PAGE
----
Colon non tumor
Inflammatory bowel disease (IBD)
Ulcerative colitis

Author: Hanni Gulwani, M.D. (see Authors page)

Revised: 20 December 2016, last major update September 2014

Copyright: (c) 2003-2016, PathologyOutlines.com, Inc.

PubMed Search: Ulcerative colitis[title]
Cite this page: Ulcerative colitis. PathologyOutlines.com website. http://pathologyoutlines.com/topic/colonuc.html. Accessed February 19th, 2017.
Definition / General
Epidemiology
  • Affects 4 - 12 per 100,000 in US, usually whites, peak onset ages 20 - 25 and 70 - 80 years; no gender preference
Sites
  • Almost always rectal involvement at disease onset, but may develop rectal sparing and patchiness after treatment or chronic disease, resembling Crohn colitis (Am J Clin Pathol 2004;122:94)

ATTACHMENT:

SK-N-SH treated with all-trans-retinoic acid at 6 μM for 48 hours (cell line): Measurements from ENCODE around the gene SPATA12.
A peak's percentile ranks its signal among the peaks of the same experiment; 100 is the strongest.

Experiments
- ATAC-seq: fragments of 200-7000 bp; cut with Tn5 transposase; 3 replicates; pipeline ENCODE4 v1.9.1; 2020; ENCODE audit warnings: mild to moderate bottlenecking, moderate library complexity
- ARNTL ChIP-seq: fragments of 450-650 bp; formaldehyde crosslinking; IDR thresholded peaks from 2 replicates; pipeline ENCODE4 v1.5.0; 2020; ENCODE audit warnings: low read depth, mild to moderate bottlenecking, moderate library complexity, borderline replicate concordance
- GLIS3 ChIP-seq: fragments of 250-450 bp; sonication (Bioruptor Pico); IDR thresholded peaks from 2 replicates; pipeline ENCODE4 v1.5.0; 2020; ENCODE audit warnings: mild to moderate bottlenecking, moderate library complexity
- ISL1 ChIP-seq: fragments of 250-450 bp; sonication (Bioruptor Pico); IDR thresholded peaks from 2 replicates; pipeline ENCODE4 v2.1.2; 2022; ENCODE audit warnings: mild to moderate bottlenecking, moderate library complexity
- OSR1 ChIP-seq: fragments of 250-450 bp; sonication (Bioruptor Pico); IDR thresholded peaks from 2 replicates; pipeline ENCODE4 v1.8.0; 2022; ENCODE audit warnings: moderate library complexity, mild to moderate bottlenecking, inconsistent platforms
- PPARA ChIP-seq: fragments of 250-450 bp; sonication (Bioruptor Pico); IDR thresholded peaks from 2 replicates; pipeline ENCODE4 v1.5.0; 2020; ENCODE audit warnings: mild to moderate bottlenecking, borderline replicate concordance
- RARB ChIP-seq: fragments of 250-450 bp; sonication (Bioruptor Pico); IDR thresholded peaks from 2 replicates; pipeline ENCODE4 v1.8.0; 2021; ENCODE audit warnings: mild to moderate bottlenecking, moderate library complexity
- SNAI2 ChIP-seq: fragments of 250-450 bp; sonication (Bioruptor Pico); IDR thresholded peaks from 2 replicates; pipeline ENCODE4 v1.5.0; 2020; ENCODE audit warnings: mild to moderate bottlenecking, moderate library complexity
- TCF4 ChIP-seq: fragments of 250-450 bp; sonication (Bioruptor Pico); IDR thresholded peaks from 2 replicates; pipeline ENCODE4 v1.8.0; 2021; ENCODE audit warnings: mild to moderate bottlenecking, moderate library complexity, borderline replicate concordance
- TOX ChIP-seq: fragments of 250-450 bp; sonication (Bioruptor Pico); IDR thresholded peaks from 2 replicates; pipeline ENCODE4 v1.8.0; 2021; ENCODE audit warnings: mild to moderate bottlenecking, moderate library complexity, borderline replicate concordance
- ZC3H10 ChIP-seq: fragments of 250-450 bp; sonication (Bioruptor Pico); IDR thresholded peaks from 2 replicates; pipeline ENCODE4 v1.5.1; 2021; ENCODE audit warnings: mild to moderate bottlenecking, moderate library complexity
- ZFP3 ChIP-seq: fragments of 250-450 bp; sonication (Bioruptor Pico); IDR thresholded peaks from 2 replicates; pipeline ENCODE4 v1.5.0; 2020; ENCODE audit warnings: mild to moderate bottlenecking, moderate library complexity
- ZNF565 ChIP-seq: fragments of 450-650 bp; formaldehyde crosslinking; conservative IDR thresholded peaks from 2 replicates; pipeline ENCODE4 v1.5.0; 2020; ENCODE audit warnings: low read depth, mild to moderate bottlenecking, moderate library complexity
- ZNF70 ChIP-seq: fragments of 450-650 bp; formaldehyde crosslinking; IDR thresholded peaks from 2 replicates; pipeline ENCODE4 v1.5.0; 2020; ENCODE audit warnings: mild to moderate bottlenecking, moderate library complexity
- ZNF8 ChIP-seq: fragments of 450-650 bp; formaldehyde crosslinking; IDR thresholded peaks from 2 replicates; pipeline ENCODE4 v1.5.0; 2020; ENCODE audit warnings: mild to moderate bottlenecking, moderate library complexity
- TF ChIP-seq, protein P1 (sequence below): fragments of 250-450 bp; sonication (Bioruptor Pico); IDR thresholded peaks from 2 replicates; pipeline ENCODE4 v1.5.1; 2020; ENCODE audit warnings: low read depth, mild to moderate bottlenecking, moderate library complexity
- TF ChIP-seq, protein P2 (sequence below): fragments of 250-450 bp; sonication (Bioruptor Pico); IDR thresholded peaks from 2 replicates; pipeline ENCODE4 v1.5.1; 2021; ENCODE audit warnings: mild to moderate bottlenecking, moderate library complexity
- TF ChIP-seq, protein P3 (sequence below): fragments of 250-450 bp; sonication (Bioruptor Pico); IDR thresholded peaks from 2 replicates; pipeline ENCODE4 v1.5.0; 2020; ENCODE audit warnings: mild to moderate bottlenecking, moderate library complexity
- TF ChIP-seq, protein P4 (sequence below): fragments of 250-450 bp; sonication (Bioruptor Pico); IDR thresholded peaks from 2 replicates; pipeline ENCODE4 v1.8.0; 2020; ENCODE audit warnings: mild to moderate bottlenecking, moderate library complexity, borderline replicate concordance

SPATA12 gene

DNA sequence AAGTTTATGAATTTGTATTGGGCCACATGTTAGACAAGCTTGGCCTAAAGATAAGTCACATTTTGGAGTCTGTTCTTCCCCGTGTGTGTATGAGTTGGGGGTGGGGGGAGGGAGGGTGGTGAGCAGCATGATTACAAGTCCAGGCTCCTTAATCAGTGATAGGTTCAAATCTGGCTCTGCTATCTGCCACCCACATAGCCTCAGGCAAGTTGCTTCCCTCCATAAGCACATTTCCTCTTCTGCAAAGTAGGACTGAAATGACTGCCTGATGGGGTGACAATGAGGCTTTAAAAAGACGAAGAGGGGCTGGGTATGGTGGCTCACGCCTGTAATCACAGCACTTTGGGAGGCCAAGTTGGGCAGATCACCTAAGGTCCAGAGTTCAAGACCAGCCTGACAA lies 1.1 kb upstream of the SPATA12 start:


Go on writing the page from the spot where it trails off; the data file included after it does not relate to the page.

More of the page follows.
• Moderate to markedly active chronic cecal involvement is associated with backwash ileitis (Am J Clin Pathol 2006;126:365, Am J Surg Pathol 2005;29:1472)
  • Ileal changes in 17%, generally mild (villous atrophy, increased inflammation, scattered crypt abscesses), not associated with increased rate of ileo-anal pouch complications, dysplasia, or carcinoma; attributed to backwash etiology or other pathogenetic mechanisms (Am J Surg Pathol 2005;29:1472)
  • Extraintestinal manifestations: migratory polyarthritis, sacroiliitis, ankylosing spondylitis, pyoderma gangrenosum, clubbing of fingertips, primary sclerosing cholangitis, pericholangitis, uveitis, cholangiocarcinoma (rare)
Clinical Features